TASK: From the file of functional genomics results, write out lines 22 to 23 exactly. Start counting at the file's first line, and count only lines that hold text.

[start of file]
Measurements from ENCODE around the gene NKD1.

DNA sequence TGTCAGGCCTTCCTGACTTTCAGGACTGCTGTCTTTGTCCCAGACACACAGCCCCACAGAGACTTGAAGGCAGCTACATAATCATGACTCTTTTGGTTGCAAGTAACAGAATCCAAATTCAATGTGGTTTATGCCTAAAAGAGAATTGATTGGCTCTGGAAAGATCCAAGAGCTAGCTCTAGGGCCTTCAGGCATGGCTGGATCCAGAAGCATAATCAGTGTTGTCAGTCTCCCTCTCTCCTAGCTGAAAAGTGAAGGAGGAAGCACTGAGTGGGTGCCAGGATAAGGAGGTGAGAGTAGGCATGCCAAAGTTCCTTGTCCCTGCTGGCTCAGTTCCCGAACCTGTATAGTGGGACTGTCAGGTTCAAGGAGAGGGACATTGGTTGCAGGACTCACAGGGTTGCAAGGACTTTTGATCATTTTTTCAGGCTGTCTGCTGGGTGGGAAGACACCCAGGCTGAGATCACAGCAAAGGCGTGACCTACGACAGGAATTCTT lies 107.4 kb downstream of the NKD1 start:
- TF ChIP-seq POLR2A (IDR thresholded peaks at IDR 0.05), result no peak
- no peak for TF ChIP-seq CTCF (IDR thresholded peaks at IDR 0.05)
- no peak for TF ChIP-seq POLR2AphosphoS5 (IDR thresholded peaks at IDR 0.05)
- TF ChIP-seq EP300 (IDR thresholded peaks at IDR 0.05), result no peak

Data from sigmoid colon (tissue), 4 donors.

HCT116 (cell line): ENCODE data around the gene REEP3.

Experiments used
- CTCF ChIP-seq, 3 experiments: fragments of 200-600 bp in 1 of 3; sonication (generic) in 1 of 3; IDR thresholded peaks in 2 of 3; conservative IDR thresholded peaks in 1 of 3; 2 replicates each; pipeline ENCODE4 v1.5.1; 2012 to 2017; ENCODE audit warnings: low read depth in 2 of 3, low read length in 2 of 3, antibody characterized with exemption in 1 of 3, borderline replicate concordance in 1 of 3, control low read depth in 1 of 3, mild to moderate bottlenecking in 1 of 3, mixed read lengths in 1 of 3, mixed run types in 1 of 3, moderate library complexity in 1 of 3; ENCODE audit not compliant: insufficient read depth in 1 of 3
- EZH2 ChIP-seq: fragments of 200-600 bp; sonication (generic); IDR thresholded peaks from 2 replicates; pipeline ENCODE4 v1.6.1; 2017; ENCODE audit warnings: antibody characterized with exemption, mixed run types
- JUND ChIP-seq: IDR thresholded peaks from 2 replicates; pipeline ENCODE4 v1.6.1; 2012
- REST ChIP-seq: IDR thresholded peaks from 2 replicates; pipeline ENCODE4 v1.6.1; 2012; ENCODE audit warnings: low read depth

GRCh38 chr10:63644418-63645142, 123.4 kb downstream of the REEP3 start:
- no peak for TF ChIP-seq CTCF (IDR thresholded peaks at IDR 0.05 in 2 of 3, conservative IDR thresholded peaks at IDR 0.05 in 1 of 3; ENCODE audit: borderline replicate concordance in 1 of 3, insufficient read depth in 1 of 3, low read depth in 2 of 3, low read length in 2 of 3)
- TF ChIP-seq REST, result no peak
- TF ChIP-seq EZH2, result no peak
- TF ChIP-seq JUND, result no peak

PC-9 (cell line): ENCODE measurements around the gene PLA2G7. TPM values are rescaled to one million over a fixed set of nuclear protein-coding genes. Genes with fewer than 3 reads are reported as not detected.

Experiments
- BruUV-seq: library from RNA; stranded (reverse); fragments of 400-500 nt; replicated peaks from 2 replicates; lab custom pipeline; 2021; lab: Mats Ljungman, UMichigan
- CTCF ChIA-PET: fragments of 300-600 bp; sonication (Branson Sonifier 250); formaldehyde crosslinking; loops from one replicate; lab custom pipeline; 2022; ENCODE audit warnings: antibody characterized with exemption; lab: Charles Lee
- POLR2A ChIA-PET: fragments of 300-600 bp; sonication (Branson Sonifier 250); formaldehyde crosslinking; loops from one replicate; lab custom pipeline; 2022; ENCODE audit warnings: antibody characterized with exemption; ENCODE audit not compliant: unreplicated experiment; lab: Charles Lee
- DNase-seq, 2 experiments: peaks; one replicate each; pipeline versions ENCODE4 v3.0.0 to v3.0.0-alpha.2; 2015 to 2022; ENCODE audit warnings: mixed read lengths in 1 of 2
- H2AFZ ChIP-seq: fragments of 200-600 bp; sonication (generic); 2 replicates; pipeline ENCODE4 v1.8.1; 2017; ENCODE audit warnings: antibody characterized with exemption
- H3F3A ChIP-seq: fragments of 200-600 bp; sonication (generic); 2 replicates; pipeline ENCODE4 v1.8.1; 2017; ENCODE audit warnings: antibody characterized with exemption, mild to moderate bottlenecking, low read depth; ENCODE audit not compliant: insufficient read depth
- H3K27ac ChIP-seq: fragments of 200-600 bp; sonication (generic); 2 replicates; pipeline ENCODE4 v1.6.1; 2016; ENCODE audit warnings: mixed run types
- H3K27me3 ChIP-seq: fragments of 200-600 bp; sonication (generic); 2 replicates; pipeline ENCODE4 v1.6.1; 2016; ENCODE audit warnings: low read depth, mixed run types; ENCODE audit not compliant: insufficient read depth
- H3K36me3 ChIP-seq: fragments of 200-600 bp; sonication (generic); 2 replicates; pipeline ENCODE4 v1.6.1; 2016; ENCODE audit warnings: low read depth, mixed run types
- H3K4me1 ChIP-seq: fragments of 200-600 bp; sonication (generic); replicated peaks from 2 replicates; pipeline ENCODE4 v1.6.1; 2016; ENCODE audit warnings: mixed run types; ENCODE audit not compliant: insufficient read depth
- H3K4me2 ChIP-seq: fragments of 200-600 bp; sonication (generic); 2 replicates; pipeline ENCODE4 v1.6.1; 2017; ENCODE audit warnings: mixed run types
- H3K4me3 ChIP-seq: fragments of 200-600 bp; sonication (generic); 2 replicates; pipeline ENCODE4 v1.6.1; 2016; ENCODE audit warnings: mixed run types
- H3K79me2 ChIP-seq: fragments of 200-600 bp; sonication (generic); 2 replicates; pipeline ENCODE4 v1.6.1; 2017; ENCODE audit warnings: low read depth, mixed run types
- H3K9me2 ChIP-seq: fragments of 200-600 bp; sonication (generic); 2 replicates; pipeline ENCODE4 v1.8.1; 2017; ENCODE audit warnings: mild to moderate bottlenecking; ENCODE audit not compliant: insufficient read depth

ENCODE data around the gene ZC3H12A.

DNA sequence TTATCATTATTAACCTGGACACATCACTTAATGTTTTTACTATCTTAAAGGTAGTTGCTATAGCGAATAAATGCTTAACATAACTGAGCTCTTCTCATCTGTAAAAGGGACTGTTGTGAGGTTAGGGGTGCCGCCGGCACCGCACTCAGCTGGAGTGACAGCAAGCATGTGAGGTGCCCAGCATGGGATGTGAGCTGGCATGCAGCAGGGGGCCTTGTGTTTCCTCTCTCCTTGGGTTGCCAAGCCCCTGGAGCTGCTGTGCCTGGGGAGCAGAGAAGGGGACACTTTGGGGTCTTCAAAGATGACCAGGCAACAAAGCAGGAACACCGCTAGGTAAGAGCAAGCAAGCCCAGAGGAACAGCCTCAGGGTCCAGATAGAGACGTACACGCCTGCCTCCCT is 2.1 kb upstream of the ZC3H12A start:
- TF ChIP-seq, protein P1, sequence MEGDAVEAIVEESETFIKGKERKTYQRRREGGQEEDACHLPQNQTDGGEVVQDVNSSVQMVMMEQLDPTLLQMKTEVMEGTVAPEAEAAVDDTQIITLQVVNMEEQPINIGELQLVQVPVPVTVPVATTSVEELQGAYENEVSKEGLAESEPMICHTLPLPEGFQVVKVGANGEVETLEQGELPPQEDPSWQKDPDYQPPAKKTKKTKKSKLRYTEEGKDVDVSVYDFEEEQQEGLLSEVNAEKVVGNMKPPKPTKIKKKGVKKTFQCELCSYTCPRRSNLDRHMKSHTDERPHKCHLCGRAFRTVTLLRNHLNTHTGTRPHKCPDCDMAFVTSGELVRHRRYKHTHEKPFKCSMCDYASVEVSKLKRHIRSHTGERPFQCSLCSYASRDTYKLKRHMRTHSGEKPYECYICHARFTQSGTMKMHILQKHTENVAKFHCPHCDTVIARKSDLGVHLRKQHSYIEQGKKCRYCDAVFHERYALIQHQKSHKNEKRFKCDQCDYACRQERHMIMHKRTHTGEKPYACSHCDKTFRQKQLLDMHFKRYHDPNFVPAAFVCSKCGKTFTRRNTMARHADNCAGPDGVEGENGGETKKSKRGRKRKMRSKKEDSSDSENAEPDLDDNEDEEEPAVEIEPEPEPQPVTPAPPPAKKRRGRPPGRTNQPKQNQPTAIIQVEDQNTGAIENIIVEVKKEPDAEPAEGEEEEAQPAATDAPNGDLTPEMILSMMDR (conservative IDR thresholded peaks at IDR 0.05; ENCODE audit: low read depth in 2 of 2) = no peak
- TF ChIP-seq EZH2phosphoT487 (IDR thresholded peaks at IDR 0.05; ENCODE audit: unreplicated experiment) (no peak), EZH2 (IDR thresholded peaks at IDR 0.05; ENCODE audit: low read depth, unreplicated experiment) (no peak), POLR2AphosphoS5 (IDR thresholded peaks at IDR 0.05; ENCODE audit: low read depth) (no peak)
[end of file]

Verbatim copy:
- CTCF ChIA-PET: fragments of 300-600 bp; sonication (Branson Sonifier 250); formaldehyde crosslinking; loops from one replicate; lab custom pipeline; 2022; ENCODE audit warnings: antibody characterized with exemption; lab: Charles Lee
- POLR2A ChIA-PET: fragments of 300-600 bp; sonication (Branson Sonifier 250); formaldehyde crosslinking; loops from one replicate; lab custom pipeline; 2022; ENCODE audit warnings: antibody characterized with exemption; ENCODE audit not compliant: unreplicated experiment; lab: Charles Lee